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This information is produced and provided by the National Cancer Institute (NCI). The information in this topic may have changed since it was written. For the most current information, contact the National Cancer Institute via the Internet web site at http://cancer.gov or call 1-800-4-CANCER.
Screening is looking for cancer before a person has any symptoms. This can help find cancer at an early stage. When abnormal tissue or cancer is found early, it may be easier to treat.
Tests to screen for bladder cancer
There is no standard screening test for bladder cancer in people at average risk. When enough evidence has been collected to show that a screening test is safe, accurate, and useful for people at average risk of bladder cancer, it will become a standard test. However, certain tests may be used to screen for bladder cancer in people who have had bladder cancer in the past or who are at an increased risk of developing it.
Hematuria is red blood cells in the urine. It may be caused by cancer or by other conditions. A hematuria test is used to check for blood in a sample of urine by viewing it under a microscope or using a special test strip. The test may be repeated over time.
Urine cytology is a lab test in which a sample of urine is checked under a microscope for abnormal cells.
Urine tumor marker tests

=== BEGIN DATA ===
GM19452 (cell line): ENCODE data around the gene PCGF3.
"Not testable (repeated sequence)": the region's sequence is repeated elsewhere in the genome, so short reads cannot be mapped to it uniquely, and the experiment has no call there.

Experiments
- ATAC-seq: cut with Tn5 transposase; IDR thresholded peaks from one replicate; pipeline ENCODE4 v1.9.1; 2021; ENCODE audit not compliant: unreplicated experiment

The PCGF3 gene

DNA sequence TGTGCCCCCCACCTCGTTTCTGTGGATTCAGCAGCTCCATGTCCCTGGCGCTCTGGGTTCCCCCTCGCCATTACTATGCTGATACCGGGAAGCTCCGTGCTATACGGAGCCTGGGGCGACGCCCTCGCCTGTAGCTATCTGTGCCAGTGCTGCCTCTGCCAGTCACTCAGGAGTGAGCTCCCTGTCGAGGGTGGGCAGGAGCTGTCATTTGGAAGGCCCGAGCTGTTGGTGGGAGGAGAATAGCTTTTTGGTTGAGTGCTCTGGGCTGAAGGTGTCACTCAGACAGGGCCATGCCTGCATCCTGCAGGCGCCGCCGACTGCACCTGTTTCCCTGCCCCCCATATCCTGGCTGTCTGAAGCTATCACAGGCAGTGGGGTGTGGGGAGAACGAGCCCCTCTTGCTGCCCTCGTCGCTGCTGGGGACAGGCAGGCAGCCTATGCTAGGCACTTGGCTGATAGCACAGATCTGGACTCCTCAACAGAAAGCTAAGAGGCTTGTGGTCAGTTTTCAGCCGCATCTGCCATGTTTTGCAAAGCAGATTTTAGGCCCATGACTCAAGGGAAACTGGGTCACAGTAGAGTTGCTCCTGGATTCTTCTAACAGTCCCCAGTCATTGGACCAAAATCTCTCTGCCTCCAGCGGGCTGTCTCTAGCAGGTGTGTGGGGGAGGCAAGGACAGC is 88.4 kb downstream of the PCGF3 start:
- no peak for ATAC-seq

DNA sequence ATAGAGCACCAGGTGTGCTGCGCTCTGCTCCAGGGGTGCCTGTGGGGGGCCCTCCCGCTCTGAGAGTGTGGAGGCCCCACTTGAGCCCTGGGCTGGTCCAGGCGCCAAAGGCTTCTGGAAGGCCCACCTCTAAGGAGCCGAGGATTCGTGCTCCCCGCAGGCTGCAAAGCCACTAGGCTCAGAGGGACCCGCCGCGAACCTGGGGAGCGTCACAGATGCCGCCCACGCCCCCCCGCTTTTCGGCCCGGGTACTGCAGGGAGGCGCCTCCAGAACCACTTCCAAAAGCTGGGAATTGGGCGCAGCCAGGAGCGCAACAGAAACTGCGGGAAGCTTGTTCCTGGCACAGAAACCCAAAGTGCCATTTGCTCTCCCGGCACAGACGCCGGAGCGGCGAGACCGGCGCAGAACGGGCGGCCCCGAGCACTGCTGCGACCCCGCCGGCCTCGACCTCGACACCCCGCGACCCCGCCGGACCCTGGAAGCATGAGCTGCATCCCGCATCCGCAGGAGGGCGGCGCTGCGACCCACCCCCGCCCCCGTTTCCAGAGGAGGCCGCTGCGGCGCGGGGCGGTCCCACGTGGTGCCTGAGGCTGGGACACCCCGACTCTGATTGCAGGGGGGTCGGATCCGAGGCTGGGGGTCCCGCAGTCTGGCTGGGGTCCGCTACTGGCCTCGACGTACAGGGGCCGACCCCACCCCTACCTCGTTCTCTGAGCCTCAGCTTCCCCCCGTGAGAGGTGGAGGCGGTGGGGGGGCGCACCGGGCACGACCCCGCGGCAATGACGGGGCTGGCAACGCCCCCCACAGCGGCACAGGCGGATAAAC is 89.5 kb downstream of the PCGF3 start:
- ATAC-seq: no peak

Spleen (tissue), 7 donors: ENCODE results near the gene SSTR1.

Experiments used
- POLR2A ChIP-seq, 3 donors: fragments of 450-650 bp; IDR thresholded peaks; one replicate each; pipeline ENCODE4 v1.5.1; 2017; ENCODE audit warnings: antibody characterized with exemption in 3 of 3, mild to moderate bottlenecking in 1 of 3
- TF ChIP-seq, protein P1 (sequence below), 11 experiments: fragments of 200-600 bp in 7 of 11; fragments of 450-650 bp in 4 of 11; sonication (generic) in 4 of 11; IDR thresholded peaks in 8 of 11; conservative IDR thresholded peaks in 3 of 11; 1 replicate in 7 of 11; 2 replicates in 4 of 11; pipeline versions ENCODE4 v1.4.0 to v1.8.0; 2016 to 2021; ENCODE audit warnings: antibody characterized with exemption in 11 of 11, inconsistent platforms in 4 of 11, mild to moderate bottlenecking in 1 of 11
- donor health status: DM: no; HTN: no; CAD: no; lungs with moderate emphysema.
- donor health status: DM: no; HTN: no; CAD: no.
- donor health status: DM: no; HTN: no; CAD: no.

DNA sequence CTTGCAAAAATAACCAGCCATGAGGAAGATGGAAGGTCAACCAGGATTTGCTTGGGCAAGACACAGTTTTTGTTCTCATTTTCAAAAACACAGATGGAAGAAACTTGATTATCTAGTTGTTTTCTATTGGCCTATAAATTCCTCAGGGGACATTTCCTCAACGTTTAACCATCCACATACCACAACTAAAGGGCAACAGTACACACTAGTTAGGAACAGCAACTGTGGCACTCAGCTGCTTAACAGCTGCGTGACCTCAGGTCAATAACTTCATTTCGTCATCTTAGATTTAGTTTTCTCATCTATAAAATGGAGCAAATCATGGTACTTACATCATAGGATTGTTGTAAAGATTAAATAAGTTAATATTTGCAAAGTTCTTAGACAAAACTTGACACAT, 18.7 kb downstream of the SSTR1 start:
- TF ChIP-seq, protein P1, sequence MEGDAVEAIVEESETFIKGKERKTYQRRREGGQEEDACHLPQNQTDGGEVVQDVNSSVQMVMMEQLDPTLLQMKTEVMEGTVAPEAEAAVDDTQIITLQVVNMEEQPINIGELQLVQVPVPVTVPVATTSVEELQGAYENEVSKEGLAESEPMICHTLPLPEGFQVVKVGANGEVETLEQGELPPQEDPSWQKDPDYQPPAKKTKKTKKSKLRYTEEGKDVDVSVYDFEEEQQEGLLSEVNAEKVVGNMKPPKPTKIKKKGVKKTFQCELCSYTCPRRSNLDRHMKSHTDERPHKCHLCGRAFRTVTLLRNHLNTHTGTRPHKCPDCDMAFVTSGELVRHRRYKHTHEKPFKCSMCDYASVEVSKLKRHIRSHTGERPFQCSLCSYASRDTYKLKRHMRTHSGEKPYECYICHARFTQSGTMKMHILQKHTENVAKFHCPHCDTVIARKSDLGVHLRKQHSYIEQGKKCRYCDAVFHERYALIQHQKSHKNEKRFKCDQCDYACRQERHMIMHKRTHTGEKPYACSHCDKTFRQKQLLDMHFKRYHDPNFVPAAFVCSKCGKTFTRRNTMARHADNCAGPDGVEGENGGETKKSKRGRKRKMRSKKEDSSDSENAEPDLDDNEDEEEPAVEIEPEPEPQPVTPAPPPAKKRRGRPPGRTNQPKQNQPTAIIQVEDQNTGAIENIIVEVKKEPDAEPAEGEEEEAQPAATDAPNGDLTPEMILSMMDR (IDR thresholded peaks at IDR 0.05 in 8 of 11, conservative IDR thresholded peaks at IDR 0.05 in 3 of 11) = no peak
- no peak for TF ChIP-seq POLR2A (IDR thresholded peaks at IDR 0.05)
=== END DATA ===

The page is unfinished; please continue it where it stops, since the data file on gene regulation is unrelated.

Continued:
Urinary tumor markers are substances found in the urine that are either made by bladder cancer cells or that the body makes in response to bladder cancer. For this test, a sample of urine is checked in the lab to detect the presence of these substances. Urine tumor marker tests may also be used to help diagnose some types of bladder cancer.
Cystoscopy is a procedure to look inside the bladder and urethra to check for abnormal areas. A cystoscope (a thin, lighted tube) is inserted through the urethra into the bladder. Tissue samples may be taken for biopsy. Cystoscopy. A cystoscope (a thin, tube-like instrument with a light and a lens for viewing) is inserted through the urethra into the bladder. Fluid is used to fill the bladder. The doctor looks at an image of the inner wall of the bladder on a computer monitor to check for abnormal areas.
Risks of bladder cancer screening
Screening tests have benefits and risks. Talk with your doctor about whether bladder cancer screening is right for you.
Potential risks of harm from bladder cancer screening include false-positive and false-negative test results:
Last Revised: 2023-04-27
If you want to know more about cancer and how it is treated, or if you wish to know about clinical trials for your type of cancer, you can call the NCI's Cancer Information Service at 1-800-422-6237, toll free. A trained information specialist can talk with you and answer your questions.
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